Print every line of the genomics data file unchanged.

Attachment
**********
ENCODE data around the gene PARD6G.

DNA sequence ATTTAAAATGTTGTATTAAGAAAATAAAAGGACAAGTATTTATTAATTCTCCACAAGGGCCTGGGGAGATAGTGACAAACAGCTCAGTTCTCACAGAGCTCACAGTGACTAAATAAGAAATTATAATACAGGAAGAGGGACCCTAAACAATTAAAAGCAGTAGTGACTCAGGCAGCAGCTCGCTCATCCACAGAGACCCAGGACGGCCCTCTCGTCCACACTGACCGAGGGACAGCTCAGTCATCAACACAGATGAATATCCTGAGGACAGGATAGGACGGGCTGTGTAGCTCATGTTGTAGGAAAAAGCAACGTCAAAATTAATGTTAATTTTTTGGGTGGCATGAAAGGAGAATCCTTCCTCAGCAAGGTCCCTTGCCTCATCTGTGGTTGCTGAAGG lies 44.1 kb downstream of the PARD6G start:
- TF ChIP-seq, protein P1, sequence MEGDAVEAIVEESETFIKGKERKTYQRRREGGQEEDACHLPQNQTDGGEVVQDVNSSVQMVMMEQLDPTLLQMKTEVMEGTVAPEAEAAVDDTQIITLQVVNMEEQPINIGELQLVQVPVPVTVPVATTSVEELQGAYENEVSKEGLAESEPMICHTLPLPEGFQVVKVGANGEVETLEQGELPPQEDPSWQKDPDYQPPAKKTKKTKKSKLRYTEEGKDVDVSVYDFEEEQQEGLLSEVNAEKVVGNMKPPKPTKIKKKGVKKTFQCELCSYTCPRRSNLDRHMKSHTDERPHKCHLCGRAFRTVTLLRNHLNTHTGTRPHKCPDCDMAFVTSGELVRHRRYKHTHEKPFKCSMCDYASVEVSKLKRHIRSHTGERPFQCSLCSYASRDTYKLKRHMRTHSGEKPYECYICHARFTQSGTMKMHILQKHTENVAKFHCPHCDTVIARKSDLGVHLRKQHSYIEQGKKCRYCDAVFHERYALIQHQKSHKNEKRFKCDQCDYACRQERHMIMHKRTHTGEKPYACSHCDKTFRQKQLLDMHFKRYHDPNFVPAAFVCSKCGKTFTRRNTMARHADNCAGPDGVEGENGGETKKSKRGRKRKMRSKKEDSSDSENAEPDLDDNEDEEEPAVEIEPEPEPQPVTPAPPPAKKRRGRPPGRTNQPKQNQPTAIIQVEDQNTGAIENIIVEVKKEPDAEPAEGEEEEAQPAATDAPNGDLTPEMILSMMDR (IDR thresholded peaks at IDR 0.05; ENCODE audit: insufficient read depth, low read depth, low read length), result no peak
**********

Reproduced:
ENCODE data around the gene PARD6G.

DNA sequence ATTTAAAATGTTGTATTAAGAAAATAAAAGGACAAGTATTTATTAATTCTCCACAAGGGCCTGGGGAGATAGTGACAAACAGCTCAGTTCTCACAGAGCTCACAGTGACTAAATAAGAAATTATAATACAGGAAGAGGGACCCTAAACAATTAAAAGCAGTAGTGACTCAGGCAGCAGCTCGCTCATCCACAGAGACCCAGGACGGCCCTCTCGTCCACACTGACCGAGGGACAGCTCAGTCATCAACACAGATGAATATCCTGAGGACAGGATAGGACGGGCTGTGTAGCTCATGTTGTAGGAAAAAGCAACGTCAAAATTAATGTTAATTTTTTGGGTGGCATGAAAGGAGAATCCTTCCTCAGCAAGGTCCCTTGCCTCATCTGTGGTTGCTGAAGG lies 44.1 kb downstream of the PARD6G start:
- TF ChIP-seq, protein P1, sequence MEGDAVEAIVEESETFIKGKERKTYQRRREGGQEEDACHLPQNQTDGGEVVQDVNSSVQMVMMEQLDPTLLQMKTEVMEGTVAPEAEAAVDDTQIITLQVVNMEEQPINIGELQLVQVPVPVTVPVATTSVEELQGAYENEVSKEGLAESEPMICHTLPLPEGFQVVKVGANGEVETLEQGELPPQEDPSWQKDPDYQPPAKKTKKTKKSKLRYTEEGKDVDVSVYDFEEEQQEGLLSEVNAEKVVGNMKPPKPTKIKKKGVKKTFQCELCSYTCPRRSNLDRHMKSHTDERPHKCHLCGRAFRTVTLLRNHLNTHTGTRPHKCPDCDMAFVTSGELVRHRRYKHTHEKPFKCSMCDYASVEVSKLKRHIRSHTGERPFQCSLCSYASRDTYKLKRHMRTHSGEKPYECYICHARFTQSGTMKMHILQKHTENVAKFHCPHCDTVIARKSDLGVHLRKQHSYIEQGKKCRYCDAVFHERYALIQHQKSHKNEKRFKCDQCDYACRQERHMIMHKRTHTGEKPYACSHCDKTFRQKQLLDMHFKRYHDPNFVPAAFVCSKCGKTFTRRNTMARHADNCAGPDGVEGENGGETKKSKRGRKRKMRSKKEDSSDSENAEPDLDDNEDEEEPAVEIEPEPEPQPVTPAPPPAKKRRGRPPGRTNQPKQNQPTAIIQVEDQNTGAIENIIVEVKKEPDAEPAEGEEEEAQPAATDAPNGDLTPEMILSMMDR (IDR thresholded peaks at IDR 0.05; ENCODE audit: insufficient read depth, low read depth, low read length), result no peak